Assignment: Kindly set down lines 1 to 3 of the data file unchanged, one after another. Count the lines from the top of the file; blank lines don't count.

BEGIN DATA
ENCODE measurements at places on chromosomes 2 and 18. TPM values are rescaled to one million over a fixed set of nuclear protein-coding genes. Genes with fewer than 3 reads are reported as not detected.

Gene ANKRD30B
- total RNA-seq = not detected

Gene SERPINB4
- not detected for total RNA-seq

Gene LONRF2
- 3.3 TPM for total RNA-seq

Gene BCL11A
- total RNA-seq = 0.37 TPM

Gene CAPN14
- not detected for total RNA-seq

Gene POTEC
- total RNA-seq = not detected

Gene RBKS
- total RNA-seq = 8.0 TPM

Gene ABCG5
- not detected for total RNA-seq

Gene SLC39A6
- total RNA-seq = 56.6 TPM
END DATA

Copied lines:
ENCODE measurements at places on chromosomes 2 and 18. TPM values are rescaled to one million over a fixed set of nuclear protein-coding genes. Genes with fewer than 3 reads are reported as not detected.

Gene ANKRD30B
- total RNA-seq = not detected